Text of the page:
TEHRAN, Iran Oct. 31, 2013— -- ABC News correspondent Muhammad Lila reports from Iran this week, digging into a changing country few Americans understand. His latest dispatch from Tehran:
The Joker's on the loose.
Nobody's quite sure what his real identity is, or where he lives. No one's ever seen him, heard him, or managed to track him down.
But one thing's clear: He's pissed a lot of people off.
"He's a f-----" one Tehran-based street artist wrote to me. "He is doing something that nobody should do... he is not an important one to talk about."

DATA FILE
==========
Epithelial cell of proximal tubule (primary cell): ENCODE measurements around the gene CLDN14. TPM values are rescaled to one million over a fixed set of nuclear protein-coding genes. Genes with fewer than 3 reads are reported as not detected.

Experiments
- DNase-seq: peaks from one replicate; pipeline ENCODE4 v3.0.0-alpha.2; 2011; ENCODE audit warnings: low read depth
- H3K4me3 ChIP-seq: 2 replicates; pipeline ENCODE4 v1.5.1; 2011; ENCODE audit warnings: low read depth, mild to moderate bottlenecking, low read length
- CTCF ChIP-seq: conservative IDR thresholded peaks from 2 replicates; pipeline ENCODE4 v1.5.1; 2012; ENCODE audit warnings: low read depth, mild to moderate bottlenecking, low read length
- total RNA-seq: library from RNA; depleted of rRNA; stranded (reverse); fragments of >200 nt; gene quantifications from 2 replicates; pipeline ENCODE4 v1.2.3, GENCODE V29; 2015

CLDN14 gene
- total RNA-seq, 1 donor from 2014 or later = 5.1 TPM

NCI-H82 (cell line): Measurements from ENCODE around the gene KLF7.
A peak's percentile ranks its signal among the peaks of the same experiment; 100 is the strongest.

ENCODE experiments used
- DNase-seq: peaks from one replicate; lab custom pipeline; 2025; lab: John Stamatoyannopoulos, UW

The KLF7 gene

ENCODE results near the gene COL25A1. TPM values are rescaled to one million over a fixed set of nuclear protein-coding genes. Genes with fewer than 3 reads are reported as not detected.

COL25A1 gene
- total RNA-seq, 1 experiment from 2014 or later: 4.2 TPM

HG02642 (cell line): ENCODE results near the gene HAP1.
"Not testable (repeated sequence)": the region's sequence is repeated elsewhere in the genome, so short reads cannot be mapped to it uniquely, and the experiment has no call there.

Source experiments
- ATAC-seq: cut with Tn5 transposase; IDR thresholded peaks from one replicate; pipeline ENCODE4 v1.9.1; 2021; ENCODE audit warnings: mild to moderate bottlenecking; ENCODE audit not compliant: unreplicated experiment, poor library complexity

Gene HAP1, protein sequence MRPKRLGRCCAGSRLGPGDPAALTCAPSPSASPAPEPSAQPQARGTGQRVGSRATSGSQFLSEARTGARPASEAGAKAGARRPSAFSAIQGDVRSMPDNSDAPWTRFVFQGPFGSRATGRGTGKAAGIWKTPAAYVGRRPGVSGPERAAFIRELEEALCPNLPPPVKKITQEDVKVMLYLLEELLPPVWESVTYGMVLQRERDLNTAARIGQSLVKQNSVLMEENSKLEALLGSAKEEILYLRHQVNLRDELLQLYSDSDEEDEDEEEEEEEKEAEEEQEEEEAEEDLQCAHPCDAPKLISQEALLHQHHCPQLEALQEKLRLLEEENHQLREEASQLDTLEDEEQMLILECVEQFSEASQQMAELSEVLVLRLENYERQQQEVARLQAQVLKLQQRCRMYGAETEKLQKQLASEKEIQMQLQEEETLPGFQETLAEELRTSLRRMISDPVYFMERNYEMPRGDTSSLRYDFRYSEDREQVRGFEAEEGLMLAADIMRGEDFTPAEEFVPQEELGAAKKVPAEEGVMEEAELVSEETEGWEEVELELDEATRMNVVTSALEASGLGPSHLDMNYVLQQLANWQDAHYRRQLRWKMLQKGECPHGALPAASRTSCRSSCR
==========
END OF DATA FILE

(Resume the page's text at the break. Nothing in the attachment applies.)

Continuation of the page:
The Joker has been running around Tehran spraying on other people's graffiti and stencils, violating the biggest unwritten rule of street art: Don't mess with another artist's work.
Several works around the city have been defaced with a his trademark red smile painted on top of existing faces, with the word's "Joker" scribbled next to it.
The effect looks like lipstick, similar to the way Joker from the comic books would have written his name.
What makes the Joker's work more mysterious isn't just what he does, but how quickly he does it. In a city where street art can last for just a few days before city workers paint over it, the Joker has been able to get to and deface some pieces before city officials find out where the pieces are.
It has some in the fledgeling street art community worried that the Joker's real identity might be an even bigger threat: He could be one of their own.
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